China resolutions vs. invasions by others. Despite a sad history in trusting foreigners, China has resolved 17 out of 23 territorial disputes, including 2 out of 3 with Vietnam, Meanwhile, a Western power, while advocating free choice, in the last decades alone has invaded and managed regime change in over 20 countries around the world, all leaving failed models. Vietnam occupied over 40 islands, and the Philippines some eight islands even before China in the South China Sea. And Vietnam has taken over a Philippine-occupied island by promising a party with drinks and prostitutes to our men. Sabah — rich in oil, tin, gold, agriculture and forestry — was leased to the British and has been taken over by Malaysia, with US consent.

Nations and people change with circumstances. Even if China is shown to be much more consistent in its positions, more mutual in its agreements and less militaristic compared to other powers in history, it is only prudent for nations today to look after their own interests, at both West and East with an objective, practical eye with value for history and relationships over time, as well. To demonize a country and people, accept fake facts and news, and not study history, economics, politics will only be counterproductive to create practical, positive frameworks for nation-building. Such an attitude will bring everyone to disaster, as shown in history. A sensible country wanting the best for its countrymen as well as fair to the world should not be easily convinced by such preachings, especially by those who have no experience, do not practice them or do not pay the price. Ultimately, reality, trends, and multidimensional logic and psychology, and proven models of successful decision-making should be the basis of our perspective and decisions.Part of Series: China Invasions? Wrong Readings of History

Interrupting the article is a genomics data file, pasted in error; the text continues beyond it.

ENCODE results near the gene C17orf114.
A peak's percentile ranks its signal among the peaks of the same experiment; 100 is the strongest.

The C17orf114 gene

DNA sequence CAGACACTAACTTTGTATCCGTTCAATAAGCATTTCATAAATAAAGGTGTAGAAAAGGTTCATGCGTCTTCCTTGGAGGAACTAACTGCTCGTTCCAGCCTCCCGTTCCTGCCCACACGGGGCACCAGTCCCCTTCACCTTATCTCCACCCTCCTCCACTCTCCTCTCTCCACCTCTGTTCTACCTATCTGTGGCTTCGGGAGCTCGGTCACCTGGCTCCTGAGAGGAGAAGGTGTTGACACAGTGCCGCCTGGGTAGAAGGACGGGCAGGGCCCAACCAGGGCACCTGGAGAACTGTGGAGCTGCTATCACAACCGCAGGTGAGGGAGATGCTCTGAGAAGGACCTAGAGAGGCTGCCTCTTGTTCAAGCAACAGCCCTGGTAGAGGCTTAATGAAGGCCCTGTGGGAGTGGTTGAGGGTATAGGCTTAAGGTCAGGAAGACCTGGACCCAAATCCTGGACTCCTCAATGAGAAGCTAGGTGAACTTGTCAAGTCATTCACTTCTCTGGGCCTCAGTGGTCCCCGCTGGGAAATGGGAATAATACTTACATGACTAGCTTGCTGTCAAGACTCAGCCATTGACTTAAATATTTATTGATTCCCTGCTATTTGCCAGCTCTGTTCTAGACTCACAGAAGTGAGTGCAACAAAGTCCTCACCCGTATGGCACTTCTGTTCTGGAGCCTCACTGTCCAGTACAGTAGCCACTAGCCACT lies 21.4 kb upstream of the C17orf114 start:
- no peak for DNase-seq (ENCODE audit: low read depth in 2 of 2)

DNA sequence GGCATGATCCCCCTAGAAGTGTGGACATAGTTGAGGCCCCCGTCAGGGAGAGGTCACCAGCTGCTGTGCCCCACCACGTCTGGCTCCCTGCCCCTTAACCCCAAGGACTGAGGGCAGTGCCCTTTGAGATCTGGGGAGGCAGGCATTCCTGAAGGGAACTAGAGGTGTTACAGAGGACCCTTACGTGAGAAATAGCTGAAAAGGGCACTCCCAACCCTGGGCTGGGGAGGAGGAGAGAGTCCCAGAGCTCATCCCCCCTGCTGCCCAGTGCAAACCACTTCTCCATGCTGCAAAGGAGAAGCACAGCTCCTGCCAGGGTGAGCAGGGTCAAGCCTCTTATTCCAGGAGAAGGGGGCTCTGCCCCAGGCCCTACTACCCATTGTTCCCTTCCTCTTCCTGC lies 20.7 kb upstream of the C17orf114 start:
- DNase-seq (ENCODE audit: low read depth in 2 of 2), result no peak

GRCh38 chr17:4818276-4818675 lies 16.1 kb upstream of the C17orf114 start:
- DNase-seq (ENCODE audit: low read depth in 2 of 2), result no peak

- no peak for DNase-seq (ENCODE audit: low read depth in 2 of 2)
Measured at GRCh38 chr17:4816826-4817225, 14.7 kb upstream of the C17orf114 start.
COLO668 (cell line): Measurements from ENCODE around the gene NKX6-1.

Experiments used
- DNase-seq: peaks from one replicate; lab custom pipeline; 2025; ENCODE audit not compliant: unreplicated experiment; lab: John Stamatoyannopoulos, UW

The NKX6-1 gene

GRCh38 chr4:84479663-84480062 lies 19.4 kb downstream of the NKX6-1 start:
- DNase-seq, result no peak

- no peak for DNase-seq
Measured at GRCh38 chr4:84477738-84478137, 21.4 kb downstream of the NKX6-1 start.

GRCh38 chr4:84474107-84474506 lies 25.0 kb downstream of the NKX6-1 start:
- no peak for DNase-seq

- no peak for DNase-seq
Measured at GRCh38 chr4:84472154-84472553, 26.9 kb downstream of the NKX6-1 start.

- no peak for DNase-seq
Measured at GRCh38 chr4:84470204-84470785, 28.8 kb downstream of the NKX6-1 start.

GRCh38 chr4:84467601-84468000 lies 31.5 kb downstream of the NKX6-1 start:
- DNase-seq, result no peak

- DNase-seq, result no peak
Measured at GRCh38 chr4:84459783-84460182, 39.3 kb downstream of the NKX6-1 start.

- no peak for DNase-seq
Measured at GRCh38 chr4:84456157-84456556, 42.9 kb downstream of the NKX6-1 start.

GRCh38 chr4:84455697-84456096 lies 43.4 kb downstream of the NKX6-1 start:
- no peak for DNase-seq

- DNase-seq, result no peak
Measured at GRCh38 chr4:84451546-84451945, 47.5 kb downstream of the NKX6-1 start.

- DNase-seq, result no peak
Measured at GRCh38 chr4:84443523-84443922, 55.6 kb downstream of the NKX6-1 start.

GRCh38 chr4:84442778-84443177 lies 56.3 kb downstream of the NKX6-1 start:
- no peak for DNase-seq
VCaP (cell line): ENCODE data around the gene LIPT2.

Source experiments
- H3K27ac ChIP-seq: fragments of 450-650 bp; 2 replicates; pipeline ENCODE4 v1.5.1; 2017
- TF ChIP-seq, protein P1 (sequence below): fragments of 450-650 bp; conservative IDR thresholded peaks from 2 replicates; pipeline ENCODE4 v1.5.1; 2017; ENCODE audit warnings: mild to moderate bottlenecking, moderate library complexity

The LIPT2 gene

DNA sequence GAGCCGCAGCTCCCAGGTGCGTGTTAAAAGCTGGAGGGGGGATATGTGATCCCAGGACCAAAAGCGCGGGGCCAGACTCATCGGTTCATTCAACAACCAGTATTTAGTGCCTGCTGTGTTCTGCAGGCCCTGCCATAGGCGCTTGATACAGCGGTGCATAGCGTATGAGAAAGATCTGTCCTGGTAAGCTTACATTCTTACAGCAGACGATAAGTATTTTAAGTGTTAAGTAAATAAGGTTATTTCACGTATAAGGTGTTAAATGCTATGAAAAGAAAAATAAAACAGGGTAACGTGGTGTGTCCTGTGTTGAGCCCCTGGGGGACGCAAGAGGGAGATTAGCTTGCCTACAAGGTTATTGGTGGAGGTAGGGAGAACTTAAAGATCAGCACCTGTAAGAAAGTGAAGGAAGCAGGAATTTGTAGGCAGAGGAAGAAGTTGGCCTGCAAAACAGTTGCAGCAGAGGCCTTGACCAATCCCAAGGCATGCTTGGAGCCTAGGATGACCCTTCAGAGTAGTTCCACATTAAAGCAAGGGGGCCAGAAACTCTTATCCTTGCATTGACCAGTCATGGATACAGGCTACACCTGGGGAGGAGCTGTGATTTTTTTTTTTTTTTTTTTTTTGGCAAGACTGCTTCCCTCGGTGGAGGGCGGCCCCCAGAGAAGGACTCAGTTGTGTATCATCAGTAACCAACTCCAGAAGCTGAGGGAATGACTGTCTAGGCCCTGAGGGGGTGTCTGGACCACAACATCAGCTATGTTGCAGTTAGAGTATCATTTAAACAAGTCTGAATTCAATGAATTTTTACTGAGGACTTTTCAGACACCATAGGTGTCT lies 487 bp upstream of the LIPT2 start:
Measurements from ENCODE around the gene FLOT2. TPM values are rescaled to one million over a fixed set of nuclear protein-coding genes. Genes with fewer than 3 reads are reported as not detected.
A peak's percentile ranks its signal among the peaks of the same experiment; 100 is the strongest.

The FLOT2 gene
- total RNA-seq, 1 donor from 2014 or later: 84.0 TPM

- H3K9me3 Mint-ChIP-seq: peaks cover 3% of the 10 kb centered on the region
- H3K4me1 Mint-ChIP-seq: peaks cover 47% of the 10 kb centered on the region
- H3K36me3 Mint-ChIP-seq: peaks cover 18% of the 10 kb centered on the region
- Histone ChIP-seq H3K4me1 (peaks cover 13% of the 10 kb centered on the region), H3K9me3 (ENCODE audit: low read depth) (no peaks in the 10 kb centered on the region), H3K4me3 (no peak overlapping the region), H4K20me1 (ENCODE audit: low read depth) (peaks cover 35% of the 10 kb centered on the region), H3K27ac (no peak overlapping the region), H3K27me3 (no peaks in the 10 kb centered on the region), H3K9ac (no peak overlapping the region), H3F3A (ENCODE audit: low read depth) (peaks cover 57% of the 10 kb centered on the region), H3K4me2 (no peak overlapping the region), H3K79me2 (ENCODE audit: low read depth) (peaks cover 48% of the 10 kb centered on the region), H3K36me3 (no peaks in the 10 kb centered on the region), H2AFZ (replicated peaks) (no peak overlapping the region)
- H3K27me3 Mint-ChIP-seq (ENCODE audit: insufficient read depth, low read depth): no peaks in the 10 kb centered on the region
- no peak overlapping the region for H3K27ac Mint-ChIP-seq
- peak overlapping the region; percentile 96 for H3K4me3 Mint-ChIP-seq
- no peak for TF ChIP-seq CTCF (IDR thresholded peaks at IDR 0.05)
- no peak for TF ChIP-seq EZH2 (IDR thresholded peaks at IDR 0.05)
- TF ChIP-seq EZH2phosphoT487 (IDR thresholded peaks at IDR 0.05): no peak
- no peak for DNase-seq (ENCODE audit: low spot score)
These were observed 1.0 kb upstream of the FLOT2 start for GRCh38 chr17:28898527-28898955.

IDSI is the Integrated Development Studies Institute. New Worlds (IDSI Corner) aims to present frameworks based on a balance of economic theory, historical realities, ground success in real business and communities, and attempt for common good, culture and spirituality. We welcome logical feedback and possibly working together with compatible frameworks (